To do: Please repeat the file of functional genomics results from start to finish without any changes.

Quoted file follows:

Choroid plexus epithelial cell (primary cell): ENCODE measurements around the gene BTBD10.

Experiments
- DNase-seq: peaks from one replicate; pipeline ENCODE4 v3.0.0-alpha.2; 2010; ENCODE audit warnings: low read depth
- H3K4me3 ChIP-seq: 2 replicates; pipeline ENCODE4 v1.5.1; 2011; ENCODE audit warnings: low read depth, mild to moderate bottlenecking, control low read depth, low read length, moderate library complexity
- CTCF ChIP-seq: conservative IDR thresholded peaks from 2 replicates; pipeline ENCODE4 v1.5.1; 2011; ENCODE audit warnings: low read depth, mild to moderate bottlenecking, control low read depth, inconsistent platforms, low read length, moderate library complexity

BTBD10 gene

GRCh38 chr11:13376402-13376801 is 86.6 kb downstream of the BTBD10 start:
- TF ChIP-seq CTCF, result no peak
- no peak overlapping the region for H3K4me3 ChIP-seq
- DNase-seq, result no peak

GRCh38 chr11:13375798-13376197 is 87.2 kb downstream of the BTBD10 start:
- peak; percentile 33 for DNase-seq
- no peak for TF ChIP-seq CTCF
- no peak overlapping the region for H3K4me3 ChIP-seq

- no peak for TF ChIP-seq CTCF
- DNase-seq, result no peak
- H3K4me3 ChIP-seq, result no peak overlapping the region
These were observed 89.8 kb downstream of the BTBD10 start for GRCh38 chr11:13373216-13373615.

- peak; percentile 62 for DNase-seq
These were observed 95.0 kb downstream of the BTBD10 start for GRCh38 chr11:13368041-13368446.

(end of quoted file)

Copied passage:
Choroid plexus epithelial cell (primary cell): ENCODE measurements around the gene BTBD10.

Experiments
- DNase-seq: peaks from one replicate; pipeline ENCODE4 v3.0.0-alpha.2; 2010; ENCODE audit warnings: low read depth
- H3K4me3 ChIP-seq: 2 replicates; pipeline ENCODE4 v1.5.1; 2011; ENCODE audit warnings: low read depth, mild to moderate bottlenecking, control low read depth, low read length, moderate library complexity
- CTCF ChIP-seq: conservative IDR thresholded peaks from 2 replicates; pipeline ENCODE4 v1.5.1; 2011; ENCODE audit warnings: low read depth, mild to moderate bottlenecking, control low read depth, inconsistent platforms, low read length, moderate library complexity

BTBD10 gene

GRCh38 chr11:13376402-13376801 is 86.6 kb downstream of the BTBD10 start:
- TF ChIP-seq CTCF, result no peak
- no peak overlapping the region for H3K4me3 ChIP-seq
- DNase-seq, result no peak

GRCh38 chr11:13375798-13376197 is 87.2 kb downstream of the BTBD10 start:
- peak; percentile 33 for DNase-seq
- no peak for TF ChIP-seq CTCF
- no peak overlapping the region for H3K4me3 ChIP-seq

- no peak for TF ChIP-seq CTCF
- DNase-seq, result no peak
- H3K4me3 ChIP-seq, result no peak overlapping the region
These were observed 89.8 kb downstream of the BTBD10 start for GRCh38 chr11:13373216-13373615.

- peak; percentile 62 for DNase-seq
These were observed 95.0 kb downstream of the BTBD10 start for GRCh38 chr11:13368041-13368446.